The implementation of FIU Analytics aims to combine the efficiency and accuracy of AI-based solutions with the knowledge and analytical skills of human experts. FIU Analytics is still at an early stage, having been authorised in 2019 and implemented in late 2020. According to the Ministry of Finance, it uses a ‘controlled learning environment’, indicating machine learning based on the concept of ‘supervised learning’.

A supervised learning algorithm is trained on a sample dataset (ie the already classified SARs), which has manually been classified (ie 11 risk areas plus the class of ‘no risk area’). It produces an inferred function, which can be used for mapping new examples. An optimal setup will allow for the algorithm to correctly determine the class labels for unseen SRAs.

Based on acquired skills, the AI analyses not only single SARs but also ‘big data’ (the information pool) and identifies complex correlations. This should enable the algorithm to spot money laundering schemes and patterns and help investigators to further adjust risk factors. To provide the AI with a large amount of data, the FIU was recently granted further access rights to databases of law enforcement and tax authorities.

Practical implications and outlook

With the above adjustments the FIU is now better equipped to fight money laundering and terrorist financing. As a concept of preventive measures laid down in the Geldwäschegesetz (Money Laundering Act) (GwG), which also foresees a cooperation with banks and other private sector entities. Such entities must apply a RBA themselves and forward relevant information in form of an SAR to the FIU.

To mitigate the risk of (accidently) becoming an accomplice in money laundering activities, management and reporting officers in obliged entities should consider the FIU’s key risk areas in more detail. Taking into account the authorities’ analysis could provide companies with a stronger defence argument should the adequacy of its AML risk assessment ever be tried in court. Understanding the FIU’s key risk areas will also help companies to conduct a solid assessment of when to hold a transaction longer than the three-day-period provided for in the GwG or file a complaint with the Public Prosecutor’s Office.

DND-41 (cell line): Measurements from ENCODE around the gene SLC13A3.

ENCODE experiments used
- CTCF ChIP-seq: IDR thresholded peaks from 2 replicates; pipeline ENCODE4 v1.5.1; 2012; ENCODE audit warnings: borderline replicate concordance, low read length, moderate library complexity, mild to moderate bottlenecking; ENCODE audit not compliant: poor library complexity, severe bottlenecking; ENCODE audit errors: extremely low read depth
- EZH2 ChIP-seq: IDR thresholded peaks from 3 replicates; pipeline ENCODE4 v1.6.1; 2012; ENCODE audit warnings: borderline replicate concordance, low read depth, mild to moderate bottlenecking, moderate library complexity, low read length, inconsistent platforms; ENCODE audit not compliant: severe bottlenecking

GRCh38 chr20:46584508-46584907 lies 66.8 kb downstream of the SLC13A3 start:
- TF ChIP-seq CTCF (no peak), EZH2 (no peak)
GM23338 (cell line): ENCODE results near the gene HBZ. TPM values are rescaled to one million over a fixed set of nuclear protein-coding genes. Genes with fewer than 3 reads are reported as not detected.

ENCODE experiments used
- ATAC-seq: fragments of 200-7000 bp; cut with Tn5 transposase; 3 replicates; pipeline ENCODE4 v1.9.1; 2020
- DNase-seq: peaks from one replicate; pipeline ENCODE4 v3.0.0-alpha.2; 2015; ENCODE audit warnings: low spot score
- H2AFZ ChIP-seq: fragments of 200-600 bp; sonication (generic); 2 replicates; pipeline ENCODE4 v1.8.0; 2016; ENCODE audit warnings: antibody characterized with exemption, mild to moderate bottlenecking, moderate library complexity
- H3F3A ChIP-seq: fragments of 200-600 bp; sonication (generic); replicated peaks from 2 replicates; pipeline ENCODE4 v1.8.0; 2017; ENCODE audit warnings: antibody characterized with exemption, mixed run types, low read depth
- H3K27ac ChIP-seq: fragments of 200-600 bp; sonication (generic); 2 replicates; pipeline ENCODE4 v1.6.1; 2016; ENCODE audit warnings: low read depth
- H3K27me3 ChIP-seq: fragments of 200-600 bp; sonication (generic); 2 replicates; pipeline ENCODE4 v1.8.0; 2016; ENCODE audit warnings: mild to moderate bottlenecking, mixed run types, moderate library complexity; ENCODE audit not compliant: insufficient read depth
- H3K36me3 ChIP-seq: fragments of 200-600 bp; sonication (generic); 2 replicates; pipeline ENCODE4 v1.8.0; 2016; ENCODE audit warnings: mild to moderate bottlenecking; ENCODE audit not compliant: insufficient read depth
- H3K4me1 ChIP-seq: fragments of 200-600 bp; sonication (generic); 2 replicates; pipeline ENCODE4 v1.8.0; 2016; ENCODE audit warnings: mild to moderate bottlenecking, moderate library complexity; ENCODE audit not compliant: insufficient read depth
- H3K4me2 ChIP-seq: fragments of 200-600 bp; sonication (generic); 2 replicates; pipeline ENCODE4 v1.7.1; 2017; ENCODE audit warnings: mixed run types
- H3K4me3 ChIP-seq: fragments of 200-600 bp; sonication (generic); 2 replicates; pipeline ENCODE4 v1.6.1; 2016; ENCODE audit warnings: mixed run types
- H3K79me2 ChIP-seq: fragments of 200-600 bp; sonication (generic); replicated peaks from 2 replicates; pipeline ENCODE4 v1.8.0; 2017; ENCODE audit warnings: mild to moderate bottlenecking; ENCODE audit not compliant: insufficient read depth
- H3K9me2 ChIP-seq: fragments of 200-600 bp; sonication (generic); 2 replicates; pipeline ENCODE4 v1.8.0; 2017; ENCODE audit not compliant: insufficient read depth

The innovations within the FIU and the clearance of the SAR-backlog come at a convenient time. Currently, the Financial Action Task Force (FATF) is reviewing the implementation of its standards in Germany, as well as the effectiveness of the AML framework. The results will be published in summer 2022.

However, against the backdrop of the development of the European AML framework, Germany will have to further adapt its money laundering legislation irrespective of the results of the FATF review. The EU recently issued a legislative package to overhaul its AML and counter-terrorist financing legislation. At a national and supranational level, the fight against money laundering and terrorist financing is again gathering momentum. All companies obliged under the GwG are well advised to adjust their risk analysis considering the FIU’s new approach and keep abreast of new developments. AML-related headlines are expected to continue for some time.


financial institutions, investigations